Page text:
LSAT FAQs

What is the LSAT and how is it structured?

The Law School Admission Test (LSAT) is a 101-question, multiple-choice test for applicants to law schools. The test is administered by the Law School Admission Council (LSAC).

The LSAT is composed of five 35-minute multiple-choice sections and one 30-minute essay. Two of the five multiple-choice sections will be Arguments (Logical Reasoning), one will be Games (Analytical Reasoning), and one will be Reading Comprehension. The fifth section will be an experimental section which doesn’t count towards your score. The experimental section can be Arguments, Games, or Reading Comprehension.

Section  Number(s) of sections  Number(s) of questions  Length
Logical Reasoning (Arguments)  2  24-26  35 min
Analytical Reasoning (Games)  1 24  35 min
Reading Comprehension  1  26-28  35 min
Experimental Section  1 Depends on section  35 min
Writing Sample 1  1  30 min

How is the LSAT scored?
The LSAT is scored on a scale of 120 to 180, with an average score of 150. Along with your LSAT score, you will receive a percentile ranking. This ranking compares your performance with that of everyone else who has taken the LSAT in the previous three years.

Can I cancel my scores?
Yes. You can cancel your LSAT scores at the test center by completing the score cancellation section on the LSAT answer sheet. You can also cancel your scores by sending a written cancellation request to LSAC within five days of the test. Score reports will reflect that your score was cancelled at your request.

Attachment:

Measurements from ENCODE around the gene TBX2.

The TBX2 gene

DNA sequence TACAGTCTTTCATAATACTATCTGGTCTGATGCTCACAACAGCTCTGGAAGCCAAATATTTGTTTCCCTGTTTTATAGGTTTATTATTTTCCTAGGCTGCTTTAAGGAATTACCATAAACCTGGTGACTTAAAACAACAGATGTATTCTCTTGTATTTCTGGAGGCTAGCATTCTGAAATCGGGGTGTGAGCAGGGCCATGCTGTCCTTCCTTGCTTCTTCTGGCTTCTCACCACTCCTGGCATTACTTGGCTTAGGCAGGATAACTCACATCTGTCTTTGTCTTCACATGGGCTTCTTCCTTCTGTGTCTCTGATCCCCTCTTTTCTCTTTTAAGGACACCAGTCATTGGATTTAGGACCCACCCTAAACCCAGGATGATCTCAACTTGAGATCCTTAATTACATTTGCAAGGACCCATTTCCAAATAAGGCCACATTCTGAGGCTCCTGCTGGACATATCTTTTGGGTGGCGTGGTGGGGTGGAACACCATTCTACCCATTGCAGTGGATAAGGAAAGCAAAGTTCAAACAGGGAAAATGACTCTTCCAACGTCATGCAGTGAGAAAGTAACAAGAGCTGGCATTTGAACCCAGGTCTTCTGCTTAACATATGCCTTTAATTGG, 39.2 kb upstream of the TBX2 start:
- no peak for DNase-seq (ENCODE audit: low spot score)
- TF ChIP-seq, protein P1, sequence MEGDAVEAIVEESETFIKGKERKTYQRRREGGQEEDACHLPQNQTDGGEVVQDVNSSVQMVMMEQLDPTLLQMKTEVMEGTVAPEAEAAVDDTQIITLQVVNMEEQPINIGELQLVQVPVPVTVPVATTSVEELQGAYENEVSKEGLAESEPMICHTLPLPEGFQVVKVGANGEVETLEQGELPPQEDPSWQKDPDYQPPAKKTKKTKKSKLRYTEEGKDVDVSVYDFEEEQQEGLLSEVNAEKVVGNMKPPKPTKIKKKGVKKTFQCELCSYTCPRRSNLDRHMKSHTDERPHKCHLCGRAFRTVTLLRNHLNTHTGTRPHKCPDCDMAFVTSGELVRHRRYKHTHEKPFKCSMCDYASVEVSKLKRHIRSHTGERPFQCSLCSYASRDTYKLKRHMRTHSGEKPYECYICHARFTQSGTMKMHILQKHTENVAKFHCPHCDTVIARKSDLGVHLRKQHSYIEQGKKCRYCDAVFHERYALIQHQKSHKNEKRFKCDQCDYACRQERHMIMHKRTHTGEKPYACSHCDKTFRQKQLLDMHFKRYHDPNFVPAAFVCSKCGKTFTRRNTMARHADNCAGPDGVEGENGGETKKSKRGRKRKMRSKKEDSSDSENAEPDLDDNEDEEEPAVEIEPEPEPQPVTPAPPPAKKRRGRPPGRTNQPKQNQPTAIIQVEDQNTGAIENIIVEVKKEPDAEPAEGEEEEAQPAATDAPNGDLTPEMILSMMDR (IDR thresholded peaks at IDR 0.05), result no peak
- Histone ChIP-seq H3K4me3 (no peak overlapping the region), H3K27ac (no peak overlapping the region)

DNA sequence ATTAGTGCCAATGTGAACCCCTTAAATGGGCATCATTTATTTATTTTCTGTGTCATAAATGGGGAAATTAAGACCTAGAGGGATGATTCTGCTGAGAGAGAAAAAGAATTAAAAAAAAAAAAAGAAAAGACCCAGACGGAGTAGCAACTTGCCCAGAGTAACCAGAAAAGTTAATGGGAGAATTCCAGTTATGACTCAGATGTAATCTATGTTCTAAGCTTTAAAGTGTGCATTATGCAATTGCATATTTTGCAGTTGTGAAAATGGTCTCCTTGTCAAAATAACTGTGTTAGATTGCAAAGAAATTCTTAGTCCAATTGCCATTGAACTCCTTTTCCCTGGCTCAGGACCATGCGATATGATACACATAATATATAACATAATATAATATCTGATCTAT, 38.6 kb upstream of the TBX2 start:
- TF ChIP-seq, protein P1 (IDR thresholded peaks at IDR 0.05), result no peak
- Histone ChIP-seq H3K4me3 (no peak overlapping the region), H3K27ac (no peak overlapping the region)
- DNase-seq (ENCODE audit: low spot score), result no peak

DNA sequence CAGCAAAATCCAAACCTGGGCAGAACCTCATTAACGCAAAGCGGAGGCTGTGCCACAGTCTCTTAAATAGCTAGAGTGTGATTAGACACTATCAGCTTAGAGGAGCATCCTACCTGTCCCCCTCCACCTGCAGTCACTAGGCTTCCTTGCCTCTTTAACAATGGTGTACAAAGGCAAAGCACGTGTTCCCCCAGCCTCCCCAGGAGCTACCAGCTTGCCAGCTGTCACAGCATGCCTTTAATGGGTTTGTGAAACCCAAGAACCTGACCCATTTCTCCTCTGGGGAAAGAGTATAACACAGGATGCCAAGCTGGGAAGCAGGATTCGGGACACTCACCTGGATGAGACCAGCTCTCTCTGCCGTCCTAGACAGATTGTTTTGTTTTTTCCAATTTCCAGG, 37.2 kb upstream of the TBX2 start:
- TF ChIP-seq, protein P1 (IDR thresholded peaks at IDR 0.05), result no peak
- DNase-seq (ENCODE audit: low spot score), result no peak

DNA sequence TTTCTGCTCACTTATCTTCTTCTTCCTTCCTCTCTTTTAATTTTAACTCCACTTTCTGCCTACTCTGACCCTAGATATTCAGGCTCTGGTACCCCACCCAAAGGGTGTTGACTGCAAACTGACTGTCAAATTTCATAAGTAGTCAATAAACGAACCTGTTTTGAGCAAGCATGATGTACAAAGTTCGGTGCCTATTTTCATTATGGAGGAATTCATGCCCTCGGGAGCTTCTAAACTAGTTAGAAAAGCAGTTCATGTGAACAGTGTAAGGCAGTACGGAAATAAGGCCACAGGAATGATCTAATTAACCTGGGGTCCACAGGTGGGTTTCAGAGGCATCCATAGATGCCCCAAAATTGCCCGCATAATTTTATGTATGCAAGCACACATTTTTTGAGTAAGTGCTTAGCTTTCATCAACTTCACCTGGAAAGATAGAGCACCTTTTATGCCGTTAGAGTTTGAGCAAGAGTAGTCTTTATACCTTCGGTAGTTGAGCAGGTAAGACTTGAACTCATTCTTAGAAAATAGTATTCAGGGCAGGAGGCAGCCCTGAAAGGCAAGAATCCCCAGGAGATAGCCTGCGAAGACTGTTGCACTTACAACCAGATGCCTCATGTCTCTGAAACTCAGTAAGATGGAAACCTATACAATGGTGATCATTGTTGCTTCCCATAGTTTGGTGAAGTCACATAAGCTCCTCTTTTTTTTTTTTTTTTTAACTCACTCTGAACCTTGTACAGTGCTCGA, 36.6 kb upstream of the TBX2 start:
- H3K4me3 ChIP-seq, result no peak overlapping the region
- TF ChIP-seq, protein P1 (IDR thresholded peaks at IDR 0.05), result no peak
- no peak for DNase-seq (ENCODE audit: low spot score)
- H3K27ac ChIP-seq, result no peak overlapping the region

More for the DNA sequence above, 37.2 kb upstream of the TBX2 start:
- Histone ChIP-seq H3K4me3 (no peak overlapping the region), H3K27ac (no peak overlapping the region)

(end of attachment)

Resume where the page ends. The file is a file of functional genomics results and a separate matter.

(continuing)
When Can You Take The LSAT?

The LSAT is available to be taken four times a year. In general there will be a test in early October, early December, early February and mid June. Every administration except for the June administration is on Saturday mornings. The June administration is on a Monday afternoon. For Saturday Sabbath observers the October, December and February test dates are the Monday following the Saturday of the regular test date. Special arrangements can also be made for the physically challenged. See the Law Services Information Book for full details.

The form to register for the LSAT may be found in the Law Services Information Book. This book may be obtained free of charge from your local law school, career counseling center or from Law Services directly. You may write to Law Services and request one at: